Spitz, the correction you mentioned is in place on the very different "Ignitor-2" module which is not likely to be what is being used here.  The Ignitor-2 module operates differently, does not support zero-speed switching and therefore cannot be static timed.

Doug L.
 Posted: Mar 19, 2013 11:08AM
Total posts: 11125
Last post: Aug 30, 2014
Member since:Jan 22, 2003
CA


I thought the problem with the Petronix burning out with Ign on was corrected a few years ago.....

 

"Everybody should own a MINI at some point, or you are incomplete as a human being" - James May

"WET COOPER" (Terry Snell of Penticton BC ) - Could you send the money for the unpaid parts and court fees.
Ordered so by a Judge

 

 

 

 Posted: Mar 19, 2013 10:28AM
Total posts: 9452
Last post: Sep 1, 2014
Member since:May 13, 2001

As a last step check the coil. Reistance on the primary should be 3 ohms. Between the high tension terminal and the + terminal something around 10K ohms. 

The power of keen observation is often viewed as cynicism by those who don't have it. G.B.S. Sarcasm is the lowest form of wit. Oscar Wild

 Posted: Mar 19, 2013 06:07AM
Total posts: 2305
Last post: Sep 1, 2014
Member since:Oct 8, 2011
US


Electric is not my strong area. You have two leads coming off the unit, out the side of the dizzy and go to the coil + and -. You also have the switched power lead from harness to the coil to power everthing. You would no longer need the lead in harness that goes from coil to dizzy. Once you get spark you will need to set timing as the unit will not line up like the points did. I install several a year and have never had a problem. Steve (CTR)

 Posted: Mar 19, 2013 05:38AM
Total posts: 44
Last post: Aug 26, 2014
Member since:Jun 10, 2010
US

So the ignition wasn't left on, I didn't retime the engine, no spark at all. I jumped the igniter to 12v off of the solenoid per instructions and still no spark. if there was a poor ground, wouldn't the points not work As well? There doesn't seem to be anyway of adjusting gap between the pickup and magnet...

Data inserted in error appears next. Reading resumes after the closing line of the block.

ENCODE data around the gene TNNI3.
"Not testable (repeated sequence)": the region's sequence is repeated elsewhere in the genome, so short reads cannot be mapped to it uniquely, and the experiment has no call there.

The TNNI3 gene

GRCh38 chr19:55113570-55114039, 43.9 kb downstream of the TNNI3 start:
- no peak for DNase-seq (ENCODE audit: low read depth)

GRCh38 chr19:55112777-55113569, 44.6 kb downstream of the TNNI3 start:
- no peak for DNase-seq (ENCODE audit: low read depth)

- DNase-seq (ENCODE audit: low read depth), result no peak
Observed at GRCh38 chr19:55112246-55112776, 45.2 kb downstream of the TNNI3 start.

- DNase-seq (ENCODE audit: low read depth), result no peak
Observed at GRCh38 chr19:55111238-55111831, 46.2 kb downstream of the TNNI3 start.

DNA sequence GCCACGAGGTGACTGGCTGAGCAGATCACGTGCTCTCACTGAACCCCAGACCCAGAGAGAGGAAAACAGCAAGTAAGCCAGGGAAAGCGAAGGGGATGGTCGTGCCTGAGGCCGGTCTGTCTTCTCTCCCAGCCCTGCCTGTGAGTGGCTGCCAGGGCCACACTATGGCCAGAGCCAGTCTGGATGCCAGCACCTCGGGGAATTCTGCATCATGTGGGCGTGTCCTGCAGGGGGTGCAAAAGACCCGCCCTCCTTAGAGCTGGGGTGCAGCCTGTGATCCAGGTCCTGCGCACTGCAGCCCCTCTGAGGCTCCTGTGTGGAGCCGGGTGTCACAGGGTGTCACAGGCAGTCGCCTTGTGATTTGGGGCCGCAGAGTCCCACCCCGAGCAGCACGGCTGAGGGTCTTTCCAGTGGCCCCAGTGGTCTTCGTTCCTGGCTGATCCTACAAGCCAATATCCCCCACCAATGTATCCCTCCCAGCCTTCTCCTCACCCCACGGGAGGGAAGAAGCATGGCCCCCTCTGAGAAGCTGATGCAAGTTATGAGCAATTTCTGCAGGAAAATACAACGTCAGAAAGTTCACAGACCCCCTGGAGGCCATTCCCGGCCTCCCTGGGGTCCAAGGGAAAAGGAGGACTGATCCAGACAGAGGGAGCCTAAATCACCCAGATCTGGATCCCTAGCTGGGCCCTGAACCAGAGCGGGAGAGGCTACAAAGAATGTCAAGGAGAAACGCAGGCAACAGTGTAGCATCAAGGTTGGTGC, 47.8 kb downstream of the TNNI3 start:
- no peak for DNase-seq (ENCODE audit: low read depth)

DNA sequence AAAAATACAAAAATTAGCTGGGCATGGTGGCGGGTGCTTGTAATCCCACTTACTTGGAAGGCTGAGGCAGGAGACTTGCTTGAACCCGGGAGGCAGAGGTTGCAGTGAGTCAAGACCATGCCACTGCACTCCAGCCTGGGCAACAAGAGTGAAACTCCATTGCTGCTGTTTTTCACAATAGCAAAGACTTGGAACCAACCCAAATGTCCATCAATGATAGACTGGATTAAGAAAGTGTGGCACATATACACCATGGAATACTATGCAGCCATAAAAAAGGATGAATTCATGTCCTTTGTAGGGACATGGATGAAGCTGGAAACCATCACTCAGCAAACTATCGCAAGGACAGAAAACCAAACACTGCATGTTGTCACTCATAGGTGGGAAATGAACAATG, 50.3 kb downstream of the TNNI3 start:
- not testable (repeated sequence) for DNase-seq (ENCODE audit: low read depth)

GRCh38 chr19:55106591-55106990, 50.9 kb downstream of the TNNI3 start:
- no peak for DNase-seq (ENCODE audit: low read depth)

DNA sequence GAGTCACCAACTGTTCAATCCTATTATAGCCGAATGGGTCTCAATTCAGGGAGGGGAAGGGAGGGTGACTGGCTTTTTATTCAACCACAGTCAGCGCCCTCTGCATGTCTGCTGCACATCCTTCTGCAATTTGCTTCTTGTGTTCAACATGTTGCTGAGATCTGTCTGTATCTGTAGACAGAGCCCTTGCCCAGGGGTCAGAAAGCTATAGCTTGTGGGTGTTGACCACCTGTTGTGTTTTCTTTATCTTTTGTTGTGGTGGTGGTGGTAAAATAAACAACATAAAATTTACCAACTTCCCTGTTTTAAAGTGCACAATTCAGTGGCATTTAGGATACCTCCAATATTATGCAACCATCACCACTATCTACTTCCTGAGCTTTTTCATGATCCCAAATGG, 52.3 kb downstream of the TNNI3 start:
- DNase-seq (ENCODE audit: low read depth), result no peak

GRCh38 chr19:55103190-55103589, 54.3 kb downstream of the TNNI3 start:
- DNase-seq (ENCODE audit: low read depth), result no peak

Posted: Mar 18, 2013 07:22PM
Total posts: 2305
Last post: Sep 1, 2014
Member since:Oct 8, 2011
US


Are you retiming the engine after installing? Steve (CTR)

 Posted: Mar 18, 2013 07:07PM
 Edited:  Mar 18, 2013 09:20PM
Total posts: 9452
Last post: Sep 1, 2014
Member since:May 13, 2001

Do you see any spark at all? If still good it should spark no matter where the advance is set. ull all the plugs and ground one somewhere on the block and turn the motor over. It help to have a manual starter but you can do it turning the motor manually ie with one wheel off the ground in 4th gear and turn the wheel by hand. I fiddled with these a few times and it seems to me there is no easy way to set the static advance other than trial and error. Once you set it going you need to set the total advance to the spec of your cam using a dial back timing light. It would be best to have an Ignitor II which doesn't burn out if you leave the ignition on (without turning the motor) for more than a couple of minutes like the Ignitor I.

The power of keen observation is often viewed as cynicism by those who don't have it. G.B.S. Sarcasm is the lowest form of wit. Oscar Wild

 Posted: Mar 18, 2013 06:41PM
mur
Total posts: 5066
Last post: Aug 31, 2014
Member since:Nov 12, 1999

Is it possible that you have already destroyed it by leaving the ignition turned on, it takes almost no time?

After that, do you have a full +12V powering the coil and the ignitor unit, verified by a multimeter?  Many cars had a resistive link offering the coil about +8V and an additional wire, via the solenoid, feeding the coil closer to +12V when starting.  If you don't have proper power going to the coil, you may or may not get it to work.  oor grounds may also be creating issues.

Lastly, that small square piece of clear plastic that came with the Ignitor kit is a rough guage for the distance between the pickup and the magnet holder that drops over the distributor shaft.  A poor adjustment there will lead to issues.

 

 Posted: Mar 18, 2013 06:27PM
Total posts: 44
Last post: Aug 26, 2014
Member since:Jun 10, 2010
US

Everything is hooked up right and timed, I'm using their flame thrower coil, I trouble shot it via their instructions, and no luck! Tis is the second one Ive bought that hasn't worked, I go back to points it works fine. It's a 45D distributor on a 1275 engine. Any ideas? Aside from destroying it...